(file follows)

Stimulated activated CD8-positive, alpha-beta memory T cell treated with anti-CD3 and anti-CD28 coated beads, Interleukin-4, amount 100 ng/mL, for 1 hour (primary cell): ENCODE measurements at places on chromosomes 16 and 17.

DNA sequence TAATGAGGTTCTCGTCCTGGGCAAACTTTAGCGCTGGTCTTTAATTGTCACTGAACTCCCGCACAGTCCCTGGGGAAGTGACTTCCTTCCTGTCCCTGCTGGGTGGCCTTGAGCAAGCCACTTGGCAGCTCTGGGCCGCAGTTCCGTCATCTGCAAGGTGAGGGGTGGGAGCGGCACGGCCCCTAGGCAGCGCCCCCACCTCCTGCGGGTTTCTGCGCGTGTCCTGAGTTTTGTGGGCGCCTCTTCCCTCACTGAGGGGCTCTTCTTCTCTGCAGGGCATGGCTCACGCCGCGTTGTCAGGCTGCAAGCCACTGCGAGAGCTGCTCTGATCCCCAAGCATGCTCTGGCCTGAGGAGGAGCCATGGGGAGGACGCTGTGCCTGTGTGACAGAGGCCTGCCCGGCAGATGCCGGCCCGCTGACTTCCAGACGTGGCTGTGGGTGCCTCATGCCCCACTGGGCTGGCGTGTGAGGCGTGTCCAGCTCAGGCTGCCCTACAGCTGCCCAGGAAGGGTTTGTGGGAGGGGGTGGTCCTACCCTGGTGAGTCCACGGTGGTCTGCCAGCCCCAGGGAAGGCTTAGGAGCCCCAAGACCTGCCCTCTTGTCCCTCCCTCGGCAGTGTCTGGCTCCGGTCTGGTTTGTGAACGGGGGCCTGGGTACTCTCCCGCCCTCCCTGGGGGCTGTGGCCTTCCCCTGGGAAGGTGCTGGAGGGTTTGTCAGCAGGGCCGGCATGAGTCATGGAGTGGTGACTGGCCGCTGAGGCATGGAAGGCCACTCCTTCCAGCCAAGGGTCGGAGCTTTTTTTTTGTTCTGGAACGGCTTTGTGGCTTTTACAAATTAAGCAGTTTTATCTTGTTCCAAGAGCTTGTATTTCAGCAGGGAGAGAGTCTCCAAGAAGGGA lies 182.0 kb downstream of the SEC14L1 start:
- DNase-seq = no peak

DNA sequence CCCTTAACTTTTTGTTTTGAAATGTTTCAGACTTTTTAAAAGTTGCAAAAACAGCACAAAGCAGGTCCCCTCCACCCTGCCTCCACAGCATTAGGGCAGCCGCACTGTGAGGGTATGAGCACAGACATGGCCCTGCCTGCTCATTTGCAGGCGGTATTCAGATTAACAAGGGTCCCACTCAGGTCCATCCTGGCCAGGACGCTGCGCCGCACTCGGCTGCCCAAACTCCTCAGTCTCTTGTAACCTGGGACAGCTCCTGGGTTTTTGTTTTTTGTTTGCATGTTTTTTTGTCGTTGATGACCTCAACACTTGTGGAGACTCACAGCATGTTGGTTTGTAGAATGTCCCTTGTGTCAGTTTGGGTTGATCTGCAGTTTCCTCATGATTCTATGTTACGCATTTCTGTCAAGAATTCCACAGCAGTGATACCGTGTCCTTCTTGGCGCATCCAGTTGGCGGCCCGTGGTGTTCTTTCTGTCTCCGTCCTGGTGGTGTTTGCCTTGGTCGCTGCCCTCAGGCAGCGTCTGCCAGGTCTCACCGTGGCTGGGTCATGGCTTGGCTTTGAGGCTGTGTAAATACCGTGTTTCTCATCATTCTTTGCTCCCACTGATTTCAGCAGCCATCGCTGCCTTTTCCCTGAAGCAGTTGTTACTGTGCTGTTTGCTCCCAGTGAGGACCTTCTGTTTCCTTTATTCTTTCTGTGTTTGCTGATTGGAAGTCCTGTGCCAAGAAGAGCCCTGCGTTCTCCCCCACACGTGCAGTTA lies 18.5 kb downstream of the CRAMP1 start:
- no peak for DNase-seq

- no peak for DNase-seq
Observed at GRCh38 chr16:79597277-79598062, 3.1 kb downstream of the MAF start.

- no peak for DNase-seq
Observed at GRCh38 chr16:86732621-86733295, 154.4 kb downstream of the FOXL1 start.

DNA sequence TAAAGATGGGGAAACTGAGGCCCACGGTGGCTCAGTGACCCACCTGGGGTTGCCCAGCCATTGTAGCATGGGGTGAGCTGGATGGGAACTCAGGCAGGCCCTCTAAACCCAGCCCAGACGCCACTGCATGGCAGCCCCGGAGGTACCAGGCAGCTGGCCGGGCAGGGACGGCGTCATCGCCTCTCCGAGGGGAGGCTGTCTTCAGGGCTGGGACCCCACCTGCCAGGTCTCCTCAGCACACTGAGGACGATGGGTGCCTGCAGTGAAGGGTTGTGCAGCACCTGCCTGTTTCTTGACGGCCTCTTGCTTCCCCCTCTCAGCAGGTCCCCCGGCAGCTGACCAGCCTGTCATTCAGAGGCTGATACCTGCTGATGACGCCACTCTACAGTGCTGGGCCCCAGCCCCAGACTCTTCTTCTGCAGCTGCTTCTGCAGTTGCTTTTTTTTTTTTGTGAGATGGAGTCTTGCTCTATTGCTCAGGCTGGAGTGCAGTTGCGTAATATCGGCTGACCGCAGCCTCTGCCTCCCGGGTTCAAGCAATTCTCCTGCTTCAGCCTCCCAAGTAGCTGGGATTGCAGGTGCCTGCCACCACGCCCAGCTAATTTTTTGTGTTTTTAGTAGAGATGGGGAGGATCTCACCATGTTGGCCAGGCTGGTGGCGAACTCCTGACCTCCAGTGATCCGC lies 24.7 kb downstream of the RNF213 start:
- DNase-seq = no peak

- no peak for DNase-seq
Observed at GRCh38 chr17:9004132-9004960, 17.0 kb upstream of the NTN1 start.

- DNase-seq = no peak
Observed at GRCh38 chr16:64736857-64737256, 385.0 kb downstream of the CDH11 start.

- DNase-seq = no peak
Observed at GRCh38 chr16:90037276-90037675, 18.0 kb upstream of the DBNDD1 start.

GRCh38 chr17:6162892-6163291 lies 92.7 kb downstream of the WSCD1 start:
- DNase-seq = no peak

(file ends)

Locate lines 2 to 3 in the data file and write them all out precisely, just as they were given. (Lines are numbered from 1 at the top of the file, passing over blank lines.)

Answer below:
DNA sequence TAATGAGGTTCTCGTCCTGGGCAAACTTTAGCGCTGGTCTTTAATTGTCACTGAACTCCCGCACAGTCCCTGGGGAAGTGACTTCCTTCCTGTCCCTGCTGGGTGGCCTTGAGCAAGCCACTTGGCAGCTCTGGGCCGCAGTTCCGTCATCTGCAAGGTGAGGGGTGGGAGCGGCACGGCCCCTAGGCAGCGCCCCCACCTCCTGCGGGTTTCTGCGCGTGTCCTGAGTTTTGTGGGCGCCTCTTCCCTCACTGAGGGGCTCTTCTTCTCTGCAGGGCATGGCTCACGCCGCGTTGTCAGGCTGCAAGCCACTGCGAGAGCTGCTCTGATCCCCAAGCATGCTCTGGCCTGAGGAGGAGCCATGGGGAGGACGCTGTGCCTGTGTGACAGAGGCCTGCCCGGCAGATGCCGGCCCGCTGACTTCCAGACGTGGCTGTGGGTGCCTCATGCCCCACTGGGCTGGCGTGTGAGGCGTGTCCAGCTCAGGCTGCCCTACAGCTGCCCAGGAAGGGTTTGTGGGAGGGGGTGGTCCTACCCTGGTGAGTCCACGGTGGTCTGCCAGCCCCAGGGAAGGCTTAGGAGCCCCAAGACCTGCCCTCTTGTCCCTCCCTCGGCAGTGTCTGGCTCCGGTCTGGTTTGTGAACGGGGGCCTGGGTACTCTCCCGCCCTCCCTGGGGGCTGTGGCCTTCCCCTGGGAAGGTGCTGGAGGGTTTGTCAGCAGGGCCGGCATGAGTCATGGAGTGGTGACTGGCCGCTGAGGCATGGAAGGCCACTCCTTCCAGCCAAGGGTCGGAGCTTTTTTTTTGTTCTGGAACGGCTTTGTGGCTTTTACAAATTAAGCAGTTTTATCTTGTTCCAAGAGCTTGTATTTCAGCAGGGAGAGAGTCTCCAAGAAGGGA lies 182.0 kb downstream of the SEC14L1 start:
- DNase-seq = no peak